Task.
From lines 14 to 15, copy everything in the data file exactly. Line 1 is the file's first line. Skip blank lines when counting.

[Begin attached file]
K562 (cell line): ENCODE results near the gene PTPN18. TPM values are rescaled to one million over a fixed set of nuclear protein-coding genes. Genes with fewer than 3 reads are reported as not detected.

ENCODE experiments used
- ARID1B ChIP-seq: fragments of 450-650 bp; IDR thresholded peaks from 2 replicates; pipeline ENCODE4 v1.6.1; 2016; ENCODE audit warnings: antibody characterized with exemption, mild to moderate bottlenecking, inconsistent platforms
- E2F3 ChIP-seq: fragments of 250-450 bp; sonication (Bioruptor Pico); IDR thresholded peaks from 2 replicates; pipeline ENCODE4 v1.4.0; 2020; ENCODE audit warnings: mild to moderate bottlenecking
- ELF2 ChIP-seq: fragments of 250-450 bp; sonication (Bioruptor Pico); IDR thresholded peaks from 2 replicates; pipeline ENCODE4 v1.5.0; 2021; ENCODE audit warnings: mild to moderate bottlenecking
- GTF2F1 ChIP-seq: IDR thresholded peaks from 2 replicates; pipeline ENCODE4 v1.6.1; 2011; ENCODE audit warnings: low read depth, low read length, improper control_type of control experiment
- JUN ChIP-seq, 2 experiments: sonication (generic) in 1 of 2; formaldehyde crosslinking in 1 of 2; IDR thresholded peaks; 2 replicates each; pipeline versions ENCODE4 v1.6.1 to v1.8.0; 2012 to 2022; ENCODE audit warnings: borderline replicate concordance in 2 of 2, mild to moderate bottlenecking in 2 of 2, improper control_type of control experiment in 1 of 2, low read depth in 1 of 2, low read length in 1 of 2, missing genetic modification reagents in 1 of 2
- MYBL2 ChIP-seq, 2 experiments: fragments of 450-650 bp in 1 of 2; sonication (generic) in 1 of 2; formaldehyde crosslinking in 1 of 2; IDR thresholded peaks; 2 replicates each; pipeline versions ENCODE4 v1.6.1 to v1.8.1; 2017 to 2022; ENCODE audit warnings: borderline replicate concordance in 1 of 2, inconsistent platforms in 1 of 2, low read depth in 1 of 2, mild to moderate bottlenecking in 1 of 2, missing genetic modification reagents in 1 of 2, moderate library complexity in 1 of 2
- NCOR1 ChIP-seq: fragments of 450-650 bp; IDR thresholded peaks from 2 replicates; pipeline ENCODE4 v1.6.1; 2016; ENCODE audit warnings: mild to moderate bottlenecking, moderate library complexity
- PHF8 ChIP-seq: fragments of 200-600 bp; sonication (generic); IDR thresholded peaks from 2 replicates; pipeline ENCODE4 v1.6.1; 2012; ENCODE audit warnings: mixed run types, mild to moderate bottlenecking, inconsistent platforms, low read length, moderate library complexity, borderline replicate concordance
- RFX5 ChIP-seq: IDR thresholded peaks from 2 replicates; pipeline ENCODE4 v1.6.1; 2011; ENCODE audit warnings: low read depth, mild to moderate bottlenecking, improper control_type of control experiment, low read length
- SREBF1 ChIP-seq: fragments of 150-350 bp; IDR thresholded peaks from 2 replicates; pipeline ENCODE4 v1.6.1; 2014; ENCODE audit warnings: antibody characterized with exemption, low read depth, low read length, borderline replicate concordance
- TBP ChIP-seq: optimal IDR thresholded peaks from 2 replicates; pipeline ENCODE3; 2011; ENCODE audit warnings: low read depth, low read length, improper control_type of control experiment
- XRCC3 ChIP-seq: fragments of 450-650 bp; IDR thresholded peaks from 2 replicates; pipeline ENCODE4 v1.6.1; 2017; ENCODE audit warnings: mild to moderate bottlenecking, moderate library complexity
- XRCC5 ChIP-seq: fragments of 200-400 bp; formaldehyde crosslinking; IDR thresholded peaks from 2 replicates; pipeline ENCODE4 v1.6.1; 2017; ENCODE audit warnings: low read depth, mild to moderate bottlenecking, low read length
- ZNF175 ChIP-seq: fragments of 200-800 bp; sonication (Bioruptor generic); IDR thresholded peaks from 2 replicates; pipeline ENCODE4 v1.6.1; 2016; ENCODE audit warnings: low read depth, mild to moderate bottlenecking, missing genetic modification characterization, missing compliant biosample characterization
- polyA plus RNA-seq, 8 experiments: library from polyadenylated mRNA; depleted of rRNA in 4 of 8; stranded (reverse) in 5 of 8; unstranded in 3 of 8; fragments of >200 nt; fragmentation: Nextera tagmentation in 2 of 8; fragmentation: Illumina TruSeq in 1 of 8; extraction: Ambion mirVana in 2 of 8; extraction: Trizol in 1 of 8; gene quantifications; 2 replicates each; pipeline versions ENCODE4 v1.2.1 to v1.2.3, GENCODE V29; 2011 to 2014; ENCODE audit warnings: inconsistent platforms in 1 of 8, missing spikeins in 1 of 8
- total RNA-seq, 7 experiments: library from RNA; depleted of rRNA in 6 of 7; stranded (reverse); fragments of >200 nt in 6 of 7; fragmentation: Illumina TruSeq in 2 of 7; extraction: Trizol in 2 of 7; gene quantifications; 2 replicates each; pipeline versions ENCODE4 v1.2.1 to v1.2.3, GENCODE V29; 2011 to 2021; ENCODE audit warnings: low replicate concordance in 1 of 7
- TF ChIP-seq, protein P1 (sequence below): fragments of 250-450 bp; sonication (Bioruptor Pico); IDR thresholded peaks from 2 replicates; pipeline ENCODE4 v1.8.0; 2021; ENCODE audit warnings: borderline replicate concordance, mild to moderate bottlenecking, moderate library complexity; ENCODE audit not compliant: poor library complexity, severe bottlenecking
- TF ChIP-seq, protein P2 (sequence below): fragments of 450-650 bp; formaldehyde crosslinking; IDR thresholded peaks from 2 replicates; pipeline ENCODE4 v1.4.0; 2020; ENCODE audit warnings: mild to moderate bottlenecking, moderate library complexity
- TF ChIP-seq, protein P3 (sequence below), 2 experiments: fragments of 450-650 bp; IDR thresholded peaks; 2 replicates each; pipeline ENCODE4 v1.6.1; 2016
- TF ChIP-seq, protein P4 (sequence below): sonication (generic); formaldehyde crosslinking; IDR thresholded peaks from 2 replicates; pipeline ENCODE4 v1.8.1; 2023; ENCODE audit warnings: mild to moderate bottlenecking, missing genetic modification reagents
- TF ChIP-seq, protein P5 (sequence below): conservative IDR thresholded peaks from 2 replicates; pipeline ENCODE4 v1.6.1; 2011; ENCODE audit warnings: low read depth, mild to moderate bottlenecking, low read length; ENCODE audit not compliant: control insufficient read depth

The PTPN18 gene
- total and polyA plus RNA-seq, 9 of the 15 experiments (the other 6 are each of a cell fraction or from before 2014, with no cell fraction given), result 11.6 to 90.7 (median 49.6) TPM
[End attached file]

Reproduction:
- XRCC3 ChIP-seq: fragments of 450-650 bp; IDR thresholded peaks from 2 replicates; pipeline ENCODE4 v1.6.1; 2017; ENCODE audit warnings: mild to moderate bottlenecking, moderate library complexity
- XRCC5 ChIP-seq: fragments of 200-400 bp; formaldehyde crosslinking; IDR thresholded peaks from 2 replicates; pipeline ENCODE4 v1.6.1; 2017; ENCODE audit warnings: low read depth, mild to moderate bottlenecking, low read length